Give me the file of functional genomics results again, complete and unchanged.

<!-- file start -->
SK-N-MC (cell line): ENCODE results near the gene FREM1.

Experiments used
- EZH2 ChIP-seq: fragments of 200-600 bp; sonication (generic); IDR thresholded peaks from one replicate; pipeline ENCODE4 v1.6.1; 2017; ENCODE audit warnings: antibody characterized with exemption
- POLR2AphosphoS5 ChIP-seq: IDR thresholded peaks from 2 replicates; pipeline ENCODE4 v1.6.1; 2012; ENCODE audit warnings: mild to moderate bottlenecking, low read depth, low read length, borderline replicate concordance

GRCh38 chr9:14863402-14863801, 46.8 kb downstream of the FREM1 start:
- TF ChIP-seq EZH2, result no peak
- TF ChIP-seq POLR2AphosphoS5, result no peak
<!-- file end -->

SK-N-MC (cell line): ENCODE results near the gene FREM1.

Experiments used
- EZH2 ChIP-seq: fragments of 200-600 bp; sonication (generic); IDR thresholded peaks from one replicate; pipeline ENCODE4 v1.6.1; 2017; ENCODE audit warnings: antibody characterized with exemption
- POLR2AphosphoS5 ChIP-seq: IDR thresholded peaks from 2 replicates; pipeline ENCODE4 v1.6.1; 2012; ENCODE audit warnings: mild to moderate bottlenecking, low read depth, low read length, borderline replicate concordance

GRCh38 chr9:14863402-14863801, 46.8 kb downstream of the FREM1 start:
- TF ChIP-seq EZH2, result no peak
- TF ChIP-seq POLR2AphosphoS5, result no peak